Working from home and the associated isolation should be very real concerns for all businesses that continue to operate in the ‘new normal’ of COVID-19. A work/home balance is easier to maintain when work is separated from home. Coming home ordinarily means leaving work behind until the next day, but when you walk from your bedroom into a home office, the lines can become blurred.
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Our Comprehensive Guide to Employer and Employee rights and obligations as a result of the Bushfires and Natural Disasters
In this article, we take a look at the various scenarios that an employer may be facing, explain their rights and obligations and look at some of the options to manage the situation.
As with the normal workplace, the employer has a responsibility to take reasonable steps to ensure employee safety and health and to provide an environment free from harassment and discrimination. Inappropriate behaviour at staff functions, which can be attributed to “good cheer” which often accompany these social events, can lead to employers being held liable.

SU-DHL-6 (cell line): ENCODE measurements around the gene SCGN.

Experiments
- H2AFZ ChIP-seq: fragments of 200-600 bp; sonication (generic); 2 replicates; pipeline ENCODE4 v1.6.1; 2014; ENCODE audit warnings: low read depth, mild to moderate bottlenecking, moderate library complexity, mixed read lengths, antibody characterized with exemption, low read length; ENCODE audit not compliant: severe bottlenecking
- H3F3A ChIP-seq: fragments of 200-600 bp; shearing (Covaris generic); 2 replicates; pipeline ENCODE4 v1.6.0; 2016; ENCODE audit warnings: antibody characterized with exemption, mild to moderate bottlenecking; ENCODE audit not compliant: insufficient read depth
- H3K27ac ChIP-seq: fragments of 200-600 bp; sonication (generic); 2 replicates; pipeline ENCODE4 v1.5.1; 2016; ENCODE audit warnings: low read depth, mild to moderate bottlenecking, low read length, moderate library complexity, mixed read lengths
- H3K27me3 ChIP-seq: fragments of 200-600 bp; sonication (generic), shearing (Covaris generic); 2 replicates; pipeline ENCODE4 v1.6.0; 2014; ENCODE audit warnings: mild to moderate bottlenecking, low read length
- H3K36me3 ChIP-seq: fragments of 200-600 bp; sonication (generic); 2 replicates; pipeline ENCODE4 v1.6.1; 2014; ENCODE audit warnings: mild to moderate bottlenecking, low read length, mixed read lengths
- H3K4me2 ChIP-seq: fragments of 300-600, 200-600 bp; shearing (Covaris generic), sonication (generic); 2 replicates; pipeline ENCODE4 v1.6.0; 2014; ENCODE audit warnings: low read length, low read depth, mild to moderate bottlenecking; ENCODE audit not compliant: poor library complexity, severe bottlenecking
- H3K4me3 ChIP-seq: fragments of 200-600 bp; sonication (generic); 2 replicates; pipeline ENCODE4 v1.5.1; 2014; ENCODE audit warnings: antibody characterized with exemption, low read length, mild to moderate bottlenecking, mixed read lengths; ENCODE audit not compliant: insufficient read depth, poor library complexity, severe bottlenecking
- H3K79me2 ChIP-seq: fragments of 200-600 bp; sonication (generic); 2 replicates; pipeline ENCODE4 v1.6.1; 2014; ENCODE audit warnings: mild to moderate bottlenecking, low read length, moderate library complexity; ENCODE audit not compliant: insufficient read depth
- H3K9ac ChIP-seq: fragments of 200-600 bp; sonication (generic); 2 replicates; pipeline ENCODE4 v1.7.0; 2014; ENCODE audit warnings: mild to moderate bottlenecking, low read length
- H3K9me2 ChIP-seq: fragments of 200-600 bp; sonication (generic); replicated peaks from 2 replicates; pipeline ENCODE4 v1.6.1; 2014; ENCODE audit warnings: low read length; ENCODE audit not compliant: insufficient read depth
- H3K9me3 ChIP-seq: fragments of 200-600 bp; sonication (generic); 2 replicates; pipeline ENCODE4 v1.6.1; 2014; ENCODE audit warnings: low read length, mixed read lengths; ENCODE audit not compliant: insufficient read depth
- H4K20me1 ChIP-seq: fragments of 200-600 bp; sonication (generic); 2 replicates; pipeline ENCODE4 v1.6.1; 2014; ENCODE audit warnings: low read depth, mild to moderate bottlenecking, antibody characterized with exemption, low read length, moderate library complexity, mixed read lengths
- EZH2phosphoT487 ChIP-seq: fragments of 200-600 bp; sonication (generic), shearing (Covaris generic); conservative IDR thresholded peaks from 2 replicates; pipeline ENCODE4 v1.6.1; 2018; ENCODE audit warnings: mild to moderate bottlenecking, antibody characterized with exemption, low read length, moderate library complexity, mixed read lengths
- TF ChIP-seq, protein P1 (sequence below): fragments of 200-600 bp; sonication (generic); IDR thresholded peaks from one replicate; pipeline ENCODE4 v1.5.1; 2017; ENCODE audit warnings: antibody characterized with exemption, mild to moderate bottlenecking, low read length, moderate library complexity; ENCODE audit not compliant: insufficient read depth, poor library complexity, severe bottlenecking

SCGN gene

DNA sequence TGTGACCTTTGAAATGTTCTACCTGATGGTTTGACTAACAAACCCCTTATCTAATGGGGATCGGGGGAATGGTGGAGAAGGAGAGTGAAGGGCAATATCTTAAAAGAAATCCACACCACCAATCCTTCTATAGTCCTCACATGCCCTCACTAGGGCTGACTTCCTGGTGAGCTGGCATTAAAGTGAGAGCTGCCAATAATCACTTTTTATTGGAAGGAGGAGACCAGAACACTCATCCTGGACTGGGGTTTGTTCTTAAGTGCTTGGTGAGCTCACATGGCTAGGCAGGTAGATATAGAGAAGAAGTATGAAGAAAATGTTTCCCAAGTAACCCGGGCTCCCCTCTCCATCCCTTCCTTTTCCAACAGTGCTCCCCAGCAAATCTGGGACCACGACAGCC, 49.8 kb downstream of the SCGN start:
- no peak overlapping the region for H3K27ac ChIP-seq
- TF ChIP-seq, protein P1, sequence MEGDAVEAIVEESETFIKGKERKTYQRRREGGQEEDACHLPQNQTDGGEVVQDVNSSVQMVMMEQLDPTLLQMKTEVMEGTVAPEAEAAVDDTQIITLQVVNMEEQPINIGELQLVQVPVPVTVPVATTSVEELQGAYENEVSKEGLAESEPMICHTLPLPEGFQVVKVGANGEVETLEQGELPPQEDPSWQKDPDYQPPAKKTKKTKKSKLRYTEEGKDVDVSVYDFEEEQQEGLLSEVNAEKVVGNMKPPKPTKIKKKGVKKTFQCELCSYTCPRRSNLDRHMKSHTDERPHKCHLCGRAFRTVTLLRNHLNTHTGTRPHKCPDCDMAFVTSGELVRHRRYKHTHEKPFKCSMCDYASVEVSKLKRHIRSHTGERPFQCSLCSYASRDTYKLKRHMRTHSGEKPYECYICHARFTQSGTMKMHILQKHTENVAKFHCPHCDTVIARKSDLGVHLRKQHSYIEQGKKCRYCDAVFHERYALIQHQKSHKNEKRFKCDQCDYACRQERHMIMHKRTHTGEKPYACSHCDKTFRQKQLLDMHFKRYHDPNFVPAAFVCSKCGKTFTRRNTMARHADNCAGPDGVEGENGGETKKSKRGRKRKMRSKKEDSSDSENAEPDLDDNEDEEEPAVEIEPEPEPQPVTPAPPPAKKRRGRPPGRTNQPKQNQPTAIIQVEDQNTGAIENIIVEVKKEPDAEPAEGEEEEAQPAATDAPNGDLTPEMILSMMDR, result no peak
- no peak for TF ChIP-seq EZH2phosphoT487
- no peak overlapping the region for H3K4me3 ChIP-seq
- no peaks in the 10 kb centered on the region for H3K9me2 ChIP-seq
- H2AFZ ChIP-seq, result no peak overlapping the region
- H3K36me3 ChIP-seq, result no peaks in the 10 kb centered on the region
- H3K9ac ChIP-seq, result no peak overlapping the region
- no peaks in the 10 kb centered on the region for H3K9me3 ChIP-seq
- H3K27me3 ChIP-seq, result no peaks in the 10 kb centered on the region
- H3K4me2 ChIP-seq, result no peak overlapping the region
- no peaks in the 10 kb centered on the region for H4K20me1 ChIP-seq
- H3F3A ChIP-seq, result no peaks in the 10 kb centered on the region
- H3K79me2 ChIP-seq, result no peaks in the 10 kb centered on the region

Under the relevant Occupational Health and Safety legislation in each state and territory and the soon to be implemented harmonised WHS laws, employers are generally required to ensure the health, safety and welfare of all employees at work. This can raise difficult issues in how to implement practical measures to protect workers in relation to their own health, safety and welfare.
Most employers will already be aware of the need for flexibility during the crisis and its aftermath in relation to supporting employees during the clean up, difficulties they may face in attending work, providing time off for participation in any emergency services duties, etc. This is of course in the context of their business being able to re-open as quickly as possible and to resume normal business operations.
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